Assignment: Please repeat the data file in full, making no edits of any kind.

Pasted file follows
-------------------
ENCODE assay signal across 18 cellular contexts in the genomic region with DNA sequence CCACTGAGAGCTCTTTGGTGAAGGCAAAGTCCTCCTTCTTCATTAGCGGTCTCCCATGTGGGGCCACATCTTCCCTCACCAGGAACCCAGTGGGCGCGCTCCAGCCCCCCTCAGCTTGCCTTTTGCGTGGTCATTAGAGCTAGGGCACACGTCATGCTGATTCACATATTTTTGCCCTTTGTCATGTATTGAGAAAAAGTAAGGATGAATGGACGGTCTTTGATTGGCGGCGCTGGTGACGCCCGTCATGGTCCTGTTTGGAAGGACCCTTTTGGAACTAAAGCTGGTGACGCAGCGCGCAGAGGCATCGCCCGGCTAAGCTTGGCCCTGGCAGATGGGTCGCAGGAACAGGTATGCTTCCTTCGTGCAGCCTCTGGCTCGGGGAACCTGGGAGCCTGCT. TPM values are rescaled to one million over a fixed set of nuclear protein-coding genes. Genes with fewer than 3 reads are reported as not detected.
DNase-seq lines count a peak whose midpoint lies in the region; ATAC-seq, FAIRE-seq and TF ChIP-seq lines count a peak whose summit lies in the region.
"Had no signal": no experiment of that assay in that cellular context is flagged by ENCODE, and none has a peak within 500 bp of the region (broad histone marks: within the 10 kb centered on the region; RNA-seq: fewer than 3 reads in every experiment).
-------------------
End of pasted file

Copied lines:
ENCODE assay signal across 18 cellular contexts in the genomic region with DNA sequence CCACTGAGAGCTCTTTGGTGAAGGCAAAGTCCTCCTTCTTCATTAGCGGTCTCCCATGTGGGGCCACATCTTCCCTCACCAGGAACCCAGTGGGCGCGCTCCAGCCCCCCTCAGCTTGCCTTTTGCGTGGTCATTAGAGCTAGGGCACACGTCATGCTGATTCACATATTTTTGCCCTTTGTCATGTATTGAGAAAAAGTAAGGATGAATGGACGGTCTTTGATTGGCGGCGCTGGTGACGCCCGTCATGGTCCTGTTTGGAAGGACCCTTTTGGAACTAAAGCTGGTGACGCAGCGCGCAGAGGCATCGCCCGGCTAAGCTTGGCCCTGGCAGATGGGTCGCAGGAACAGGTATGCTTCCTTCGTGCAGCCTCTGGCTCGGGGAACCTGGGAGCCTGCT. TPM values are rescaled to one million over a fixed set of nuclear protein-coding genes. Genes with fewer than 3 reads are reported as not detected.
DNase-seq lines count a peak whose midpoint lies in the region; ATAC-seq, FAIRE-seq and TF ChIP-seq lines count a peak whose summit lies in the region.
"Had no signal": no experiment of that assay in that cellular context is flagged by ENCODE, and none has a peak within 500 bp of the region (broad histone marks: within the 10 kb centered on the region; RNA-seq: fewer than 3 reads in every experiment).